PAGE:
Hats off to these WILD Schools!

Sunday 3rd September 2017

Summer may be over, but these schools are finding ways to stay WILD and help Manx nature.

There is such a wealth of amazing wildlife and wild spaces here on the Isle of Man. One way to ensure they are protected is to help children learn to value our environment, so they can be the stewards for its future. Manx Wildlife Trust regularly works with school and youth groups to get kids excited about wildlife. Not only that we have a history of embedding nature and science within the curricula on Island over the last 5 years – what better way to discover and learn. We are excited to shout about a couple of schools that are becoming eco-friendlier and doing their part to protect our Island’s wildlife!

Ramsey Grammar School

Under the guidance of their teacher Marion Cottier, pupils from Ramsey Grammar School studying GCSE agriculture and land use, are helping Manx Wildlife Trust to monitor the Ramsey Mooragh North shore ASSI area. Cleverly learning about Protected Areas, Manx wildlife and how we protect it. We are particularly interested in the rare plants, hare’s foot clover (not rare elsewhere but is on Island!), broom rape, a plant which doesn’t have any green chlorophyll so takes its food from the roots of plants around it. We are also hoping for a sighting of the Isle of Man cabbage, which is where it was first described back in the 1660’s.

Not only can this help engage the students about wildlife local to them, it can help gather monitoring data for longer-term trends, and perhaps more - it will help give the students a feeling of ownership and stewardship of the site. This should spread the message about the sites important and help protect it into the future.

The raising of awareness is all the more important with the number of pressures this site feels. The natural can be storms and coastal squeeze, but it is the others we are more worried about. Recreational demand and added problems from dog walking will be monitored for their impact as the path and how it grows over time along with any vegetation changes. The view of the site as scrub and wasteland does not help – both dog waste and dumping of potted plants – but the only way to counter this is through communicating its importance. Some of that comes back to the local children shouting about the fantastic wildflowers and a lot of insects on site, and of course our work with schools.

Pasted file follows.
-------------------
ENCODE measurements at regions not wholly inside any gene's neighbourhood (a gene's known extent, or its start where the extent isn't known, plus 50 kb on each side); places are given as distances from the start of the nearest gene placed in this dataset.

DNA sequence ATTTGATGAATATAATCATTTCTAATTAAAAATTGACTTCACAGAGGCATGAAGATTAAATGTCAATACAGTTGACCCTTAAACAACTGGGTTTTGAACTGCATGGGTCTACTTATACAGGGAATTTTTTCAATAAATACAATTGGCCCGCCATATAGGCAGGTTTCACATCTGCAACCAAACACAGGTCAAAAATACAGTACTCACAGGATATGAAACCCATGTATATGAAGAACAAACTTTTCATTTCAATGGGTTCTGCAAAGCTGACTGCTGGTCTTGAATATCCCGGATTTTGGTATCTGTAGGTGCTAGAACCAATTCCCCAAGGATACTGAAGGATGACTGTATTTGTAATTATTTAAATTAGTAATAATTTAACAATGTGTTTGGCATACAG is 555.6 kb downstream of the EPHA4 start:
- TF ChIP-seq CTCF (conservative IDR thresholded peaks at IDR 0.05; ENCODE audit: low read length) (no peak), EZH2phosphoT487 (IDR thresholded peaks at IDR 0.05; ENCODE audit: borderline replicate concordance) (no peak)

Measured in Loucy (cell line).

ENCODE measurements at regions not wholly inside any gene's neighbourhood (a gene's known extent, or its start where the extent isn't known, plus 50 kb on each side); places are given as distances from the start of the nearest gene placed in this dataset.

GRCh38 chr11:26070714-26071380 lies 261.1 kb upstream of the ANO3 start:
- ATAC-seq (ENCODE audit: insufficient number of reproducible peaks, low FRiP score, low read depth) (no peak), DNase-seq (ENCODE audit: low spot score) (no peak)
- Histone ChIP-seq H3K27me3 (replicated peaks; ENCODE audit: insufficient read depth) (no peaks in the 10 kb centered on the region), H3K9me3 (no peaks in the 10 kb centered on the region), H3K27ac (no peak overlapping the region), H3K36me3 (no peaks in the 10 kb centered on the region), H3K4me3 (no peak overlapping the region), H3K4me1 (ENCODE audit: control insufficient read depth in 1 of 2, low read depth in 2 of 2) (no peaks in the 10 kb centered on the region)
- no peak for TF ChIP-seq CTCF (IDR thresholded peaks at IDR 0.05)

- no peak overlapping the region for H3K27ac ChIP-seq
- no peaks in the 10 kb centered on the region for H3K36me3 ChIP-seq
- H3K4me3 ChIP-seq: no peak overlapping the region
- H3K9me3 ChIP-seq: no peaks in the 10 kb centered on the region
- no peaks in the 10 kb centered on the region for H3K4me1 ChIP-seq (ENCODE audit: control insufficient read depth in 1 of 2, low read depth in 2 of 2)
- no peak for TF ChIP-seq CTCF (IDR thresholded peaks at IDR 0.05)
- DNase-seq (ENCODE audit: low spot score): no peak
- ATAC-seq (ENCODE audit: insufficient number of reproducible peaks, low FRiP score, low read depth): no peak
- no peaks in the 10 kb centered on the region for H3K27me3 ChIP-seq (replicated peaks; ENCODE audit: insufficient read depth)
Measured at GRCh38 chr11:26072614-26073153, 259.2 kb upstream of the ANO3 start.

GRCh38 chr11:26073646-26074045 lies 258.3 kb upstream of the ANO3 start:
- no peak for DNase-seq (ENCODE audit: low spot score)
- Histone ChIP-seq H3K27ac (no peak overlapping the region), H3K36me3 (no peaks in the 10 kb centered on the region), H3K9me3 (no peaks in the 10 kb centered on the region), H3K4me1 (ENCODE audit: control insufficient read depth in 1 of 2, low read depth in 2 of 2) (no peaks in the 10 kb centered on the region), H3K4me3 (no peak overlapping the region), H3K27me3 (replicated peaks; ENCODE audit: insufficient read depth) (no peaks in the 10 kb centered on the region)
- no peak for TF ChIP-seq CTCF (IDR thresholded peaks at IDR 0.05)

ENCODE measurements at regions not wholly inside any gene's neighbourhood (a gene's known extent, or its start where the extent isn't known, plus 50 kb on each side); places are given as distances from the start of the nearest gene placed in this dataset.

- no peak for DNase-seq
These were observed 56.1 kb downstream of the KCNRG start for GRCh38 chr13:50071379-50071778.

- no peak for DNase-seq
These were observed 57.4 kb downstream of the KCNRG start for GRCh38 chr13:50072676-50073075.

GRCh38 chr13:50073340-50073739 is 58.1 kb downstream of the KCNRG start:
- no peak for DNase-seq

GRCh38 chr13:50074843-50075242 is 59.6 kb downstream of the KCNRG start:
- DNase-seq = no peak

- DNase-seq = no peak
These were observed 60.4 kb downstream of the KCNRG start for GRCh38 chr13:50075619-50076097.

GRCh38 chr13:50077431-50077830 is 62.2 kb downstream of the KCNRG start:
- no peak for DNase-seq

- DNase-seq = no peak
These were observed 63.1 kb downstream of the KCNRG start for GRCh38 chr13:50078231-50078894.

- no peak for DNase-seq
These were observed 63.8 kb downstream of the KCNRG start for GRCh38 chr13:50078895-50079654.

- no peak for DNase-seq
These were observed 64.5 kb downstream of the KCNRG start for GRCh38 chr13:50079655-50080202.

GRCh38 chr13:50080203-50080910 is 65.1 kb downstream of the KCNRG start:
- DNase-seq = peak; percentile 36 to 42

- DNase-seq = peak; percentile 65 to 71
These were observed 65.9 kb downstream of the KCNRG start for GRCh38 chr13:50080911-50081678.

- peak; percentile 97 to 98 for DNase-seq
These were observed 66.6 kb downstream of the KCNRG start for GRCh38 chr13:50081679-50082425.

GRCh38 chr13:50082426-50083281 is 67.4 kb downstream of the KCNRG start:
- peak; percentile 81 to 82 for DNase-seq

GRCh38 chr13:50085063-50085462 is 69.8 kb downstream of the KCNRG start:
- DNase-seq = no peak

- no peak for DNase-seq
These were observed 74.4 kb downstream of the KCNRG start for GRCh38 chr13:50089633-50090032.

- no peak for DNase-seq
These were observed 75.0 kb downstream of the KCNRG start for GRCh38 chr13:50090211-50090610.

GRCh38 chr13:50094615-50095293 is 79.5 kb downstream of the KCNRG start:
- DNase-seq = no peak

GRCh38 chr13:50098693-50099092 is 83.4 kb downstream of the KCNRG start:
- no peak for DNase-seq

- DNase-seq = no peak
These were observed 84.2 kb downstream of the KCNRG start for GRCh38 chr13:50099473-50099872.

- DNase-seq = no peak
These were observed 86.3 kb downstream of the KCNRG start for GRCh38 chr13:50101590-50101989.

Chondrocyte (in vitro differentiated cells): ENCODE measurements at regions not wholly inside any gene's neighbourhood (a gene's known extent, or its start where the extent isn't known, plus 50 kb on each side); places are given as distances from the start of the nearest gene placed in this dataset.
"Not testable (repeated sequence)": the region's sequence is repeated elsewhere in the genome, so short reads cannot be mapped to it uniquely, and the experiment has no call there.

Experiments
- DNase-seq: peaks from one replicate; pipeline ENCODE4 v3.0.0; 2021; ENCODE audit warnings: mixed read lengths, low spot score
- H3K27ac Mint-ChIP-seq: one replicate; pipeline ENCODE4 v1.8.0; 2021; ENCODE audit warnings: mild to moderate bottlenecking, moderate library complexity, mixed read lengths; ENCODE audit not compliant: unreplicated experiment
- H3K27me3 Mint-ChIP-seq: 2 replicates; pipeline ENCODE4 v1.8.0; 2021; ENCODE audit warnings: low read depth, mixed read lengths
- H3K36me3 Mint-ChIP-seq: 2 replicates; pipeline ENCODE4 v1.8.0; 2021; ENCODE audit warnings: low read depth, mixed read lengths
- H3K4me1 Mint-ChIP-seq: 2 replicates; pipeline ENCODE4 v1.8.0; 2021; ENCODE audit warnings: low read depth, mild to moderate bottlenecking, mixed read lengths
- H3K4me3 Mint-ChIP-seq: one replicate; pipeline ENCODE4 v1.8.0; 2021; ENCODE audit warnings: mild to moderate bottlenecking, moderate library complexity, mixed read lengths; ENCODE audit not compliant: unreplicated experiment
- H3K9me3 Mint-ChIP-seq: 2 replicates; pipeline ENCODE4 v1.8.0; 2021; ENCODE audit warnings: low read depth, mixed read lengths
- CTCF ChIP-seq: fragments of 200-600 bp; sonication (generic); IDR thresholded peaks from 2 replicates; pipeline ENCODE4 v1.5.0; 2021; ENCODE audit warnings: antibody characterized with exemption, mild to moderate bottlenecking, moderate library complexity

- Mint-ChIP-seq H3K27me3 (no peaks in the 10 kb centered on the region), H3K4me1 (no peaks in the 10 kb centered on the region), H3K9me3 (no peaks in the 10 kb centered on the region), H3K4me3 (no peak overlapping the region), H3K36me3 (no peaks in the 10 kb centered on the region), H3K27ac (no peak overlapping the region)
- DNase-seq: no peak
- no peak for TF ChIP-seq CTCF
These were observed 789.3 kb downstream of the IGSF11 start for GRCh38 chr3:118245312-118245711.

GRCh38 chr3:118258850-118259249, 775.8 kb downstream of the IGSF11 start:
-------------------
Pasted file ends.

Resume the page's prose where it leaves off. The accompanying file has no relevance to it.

Buchan School

Mrs Watterson-Griffiths who runs the eco-warriors group at the Bunchan school is passionate about our environment.

Her goals for the group are, “Children of the 21st Century should be pro-active, compassionate, responsible, appreciative and aware. In order that they can help to reverse the negative impact humans are having on our planet and the environment and to help prevent animal cruelty in all its forms.”

The school has undertaken the following activities to support this view: staffroom waste composting, maintaining a vegetable Garden from which vegetable and fruit are used in school lunches, paper recycling, feeding the birds, eco signage around the school, making bird houses, insect hotels and hedgehog homes are just a few of the many activities on offer. Uniquely, the school has its own beehives and sells the bees wax and honey products, what a brilliant way to spread the messages about our important pollinators.

Want some advice? Get in Touch

We hope you find these stories as inspiring as we do. Here's a list to help you get started making your school more eco-friendly.

Manx Wildlife Trust is always happy to come in and advise the schools about developing their school grounds for wildlife. We also love to hear all about what you, your group or schools are doing to help protect and save our environment.



Tagged with: Eco-Schools, People & Nature, Schools, Wildlife watch